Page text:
My friend Hugo Miller, over at Bloomberg wrote this well-balanced article on RIM. The crux of the article is that RIM can't claim the top vendor status for smartphones in Canada anymore. According to IDC and Bloomberg data, Apple shipped 2.85 million units in Canada last year, while RIM shipped only 2.08 million units.
I have to admit that I love reading Hugo's articles because he's one of the journalists that works hard to get a good story. He presents the facts without kicking a company while they're down, as so many others seem to do.
While the headline of the story is clearly about RIM's loss of the top spot in Canada, there are some interesting data points that surprised me. For example, according to Interbrand's October 2011 ranking, RIM ranks 54th in a study of the world's top 100 brands. They're down only two positions from the year before. Only two positions? You'd think from all the horrible press RIM is getting that they wouldn't even make the top 100 anymore. Apparently that's not the case. Perhaps the fact that RIM is still growing its subscriber base (at a decent clip, too) is helping them remain one of the world's top brands.
The Bloomberg article also points out that RIM widely outsells Apple in Latin America and Middle East and Africa. And I do mean w-i-d-e-l-y outsells Apple. I'm as big of an Apple fan as the next guy (and it's my biggest stock holding), but I feel pretty good about RIM's position of being the affordable player in lower income markets.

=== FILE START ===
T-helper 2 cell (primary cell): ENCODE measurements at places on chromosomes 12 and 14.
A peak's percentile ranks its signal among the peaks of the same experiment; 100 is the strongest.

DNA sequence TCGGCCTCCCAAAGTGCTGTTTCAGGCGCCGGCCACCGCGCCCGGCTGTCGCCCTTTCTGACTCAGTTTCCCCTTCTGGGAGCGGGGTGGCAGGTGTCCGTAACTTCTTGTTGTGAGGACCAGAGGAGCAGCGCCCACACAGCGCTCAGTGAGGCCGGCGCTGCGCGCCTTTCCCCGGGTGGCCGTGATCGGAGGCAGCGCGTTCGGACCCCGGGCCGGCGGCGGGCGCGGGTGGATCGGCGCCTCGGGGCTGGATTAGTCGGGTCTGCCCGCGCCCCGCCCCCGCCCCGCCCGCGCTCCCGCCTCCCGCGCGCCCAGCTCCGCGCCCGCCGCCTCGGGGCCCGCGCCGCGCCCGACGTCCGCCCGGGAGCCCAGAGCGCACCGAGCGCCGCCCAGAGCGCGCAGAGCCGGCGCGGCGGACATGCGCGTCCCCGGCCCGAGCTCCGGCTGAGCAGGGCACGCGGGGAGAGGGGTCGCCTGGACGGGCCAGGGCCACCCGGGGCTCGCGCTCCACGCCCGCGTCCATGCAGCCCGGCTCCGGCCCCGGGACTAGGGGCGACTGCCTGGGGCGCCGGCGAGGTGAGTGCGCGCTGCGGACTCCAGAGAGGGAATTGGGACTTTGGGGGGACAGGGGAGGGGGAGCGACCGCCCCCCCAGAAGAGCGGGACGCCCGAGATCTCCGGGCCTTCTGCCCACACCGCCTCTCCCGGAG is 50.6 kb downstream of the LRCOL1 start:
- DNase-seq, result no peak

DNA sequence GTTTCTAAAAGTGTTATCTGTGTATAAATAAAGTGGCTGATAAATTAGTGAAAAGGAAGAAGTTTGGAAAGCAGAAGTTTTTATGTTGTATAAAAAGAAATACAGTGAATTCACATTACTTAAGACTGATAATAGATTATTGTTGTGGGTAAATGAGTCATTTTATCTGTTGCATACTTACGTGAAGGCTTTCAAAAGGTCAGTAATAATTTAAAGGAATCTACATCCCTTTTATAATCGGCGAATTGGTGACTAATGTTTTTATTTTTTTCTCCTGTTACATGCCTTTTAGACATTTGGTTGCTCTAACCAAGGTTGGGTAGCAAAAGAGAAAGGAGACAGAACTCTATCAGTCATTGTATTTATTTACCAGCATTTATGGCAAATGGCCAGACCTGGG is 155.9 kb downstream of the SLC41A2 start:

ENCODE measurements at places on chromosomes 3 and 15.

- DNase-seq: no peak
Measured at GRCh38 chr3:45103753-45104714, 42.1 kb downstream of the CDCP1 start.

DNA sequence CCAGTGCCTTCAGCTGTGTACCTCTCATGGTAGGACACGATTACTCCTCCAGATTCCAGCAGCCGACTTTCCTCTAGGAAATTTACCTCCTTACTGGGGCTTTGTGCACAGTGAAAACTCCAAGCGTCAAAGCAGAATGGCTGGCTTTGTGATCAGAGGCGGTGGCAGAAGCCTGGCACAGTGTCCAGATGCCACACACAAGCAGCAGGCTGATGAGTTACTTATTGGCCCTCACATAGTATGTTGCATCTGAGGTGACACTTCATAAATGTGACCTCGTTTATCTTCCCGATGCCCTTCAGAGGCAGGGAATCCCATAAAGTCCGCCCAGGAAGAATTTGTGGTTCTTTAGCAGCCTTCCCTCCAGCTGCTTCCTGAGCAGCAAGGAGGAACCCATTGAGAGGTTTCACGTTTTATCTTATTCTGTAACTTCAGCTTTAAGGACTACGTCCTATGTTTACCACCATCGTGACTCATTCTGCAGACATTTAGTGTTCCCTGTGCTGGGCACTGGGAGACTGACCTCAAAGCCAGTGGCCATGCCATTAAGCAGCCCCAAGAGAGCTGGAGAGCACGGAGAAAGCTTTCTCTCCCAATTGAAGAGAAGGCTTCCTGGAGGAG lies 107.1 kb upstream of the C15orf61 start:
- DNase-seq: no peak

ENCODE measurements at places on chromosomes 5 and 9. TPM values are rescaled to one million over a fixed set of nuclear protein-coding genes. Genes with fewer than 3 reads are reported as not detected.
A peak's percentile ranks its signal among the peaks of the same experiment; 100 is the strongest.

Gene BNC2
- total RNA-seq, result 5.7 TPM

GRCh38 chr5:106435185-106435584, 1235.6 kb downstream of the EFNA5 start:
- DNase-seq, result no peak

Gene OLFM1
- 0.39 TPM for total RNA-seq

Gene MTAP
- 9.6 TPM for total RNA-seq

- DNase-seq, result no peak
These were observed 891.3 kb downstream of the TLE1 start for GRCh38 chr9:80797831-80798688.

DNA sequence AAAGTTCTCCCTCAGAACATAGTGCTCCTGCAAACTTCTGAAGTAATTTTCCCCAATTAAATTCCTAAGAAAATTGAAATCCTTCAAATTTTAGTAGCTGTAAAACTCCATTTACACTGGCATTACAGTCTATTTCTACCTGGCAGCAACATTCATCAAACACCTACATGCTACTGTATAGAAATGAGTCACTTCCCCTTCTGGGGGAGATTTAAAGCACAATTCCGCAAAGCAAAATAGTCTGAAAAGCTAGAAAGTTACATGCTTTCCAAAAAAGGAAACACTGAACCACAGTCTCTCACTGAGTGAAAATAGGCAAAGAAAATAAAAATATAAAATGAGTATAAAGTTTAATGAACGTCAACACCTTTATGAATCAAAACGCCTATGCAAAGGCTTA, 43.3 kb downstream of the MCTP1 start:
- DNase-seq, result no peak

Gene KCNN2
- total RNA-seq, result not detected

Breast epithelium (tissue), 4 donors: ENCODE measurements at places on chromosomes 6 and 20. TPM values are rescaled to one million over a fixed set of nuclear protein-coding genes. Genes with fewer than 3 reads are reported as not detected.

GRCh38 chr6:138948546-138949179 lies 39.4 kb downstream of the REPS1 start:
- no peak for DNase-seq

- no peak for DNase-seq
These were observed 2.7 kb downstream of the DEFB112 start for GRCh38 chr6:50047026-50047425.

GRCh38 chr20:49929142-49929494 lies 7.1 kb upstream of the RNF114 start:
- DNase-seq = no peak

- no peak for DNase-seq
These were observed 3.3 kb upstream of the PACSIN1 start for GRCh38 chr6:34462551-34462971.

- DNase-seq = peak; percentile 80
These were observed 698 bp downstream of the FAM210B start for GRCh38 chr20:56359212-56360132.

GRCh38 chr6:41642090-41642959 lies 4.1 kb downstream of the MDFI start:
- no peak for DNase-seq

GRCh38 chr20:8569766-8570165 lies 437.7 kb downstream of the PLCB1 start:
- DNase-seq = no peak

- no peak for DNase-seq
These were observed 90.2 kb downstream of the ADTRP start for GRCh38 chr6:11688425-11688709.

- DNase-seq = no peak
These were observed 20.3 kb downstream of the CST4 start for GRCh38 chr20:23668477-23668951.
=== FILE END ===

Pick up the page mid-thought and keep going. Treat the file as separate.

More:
Anyway, back to the topic of Canada. Should we really be surprised that RIM is no longer then #1 smartphone brand in the great white north?
Honestly, I don't think it should surprise anyone. Data from GfK shows that RIM was also the #1 smartphone brand in the UK for 2011. Much like Canada, the UK is a wealthy country with reasonably adequate carrier competition and pricing.
Right now, RIM does not have the portfolio of products (devices, software, and the supporting ecosystem) to justify owning the #1 position. We all know that 2012 is a critical year for this company as they rebuild their relevance and aim to recapture some of the lost market share.
It wouldn't surprise me if the next study shows that RIM isn't the #1 player in the UK, but if they can actually hold onto that position throughout 2012 I'll be impressed.
In other markets, like Indonesian and Venezuela, cost is a priority. I think RIM will hang onto its top spot just fine. But first world countries? We should not be surprised by reports that RIM isn't #1.
RIM doesn't need to be #1 to succeed as a company, as a brand, or as an investment.
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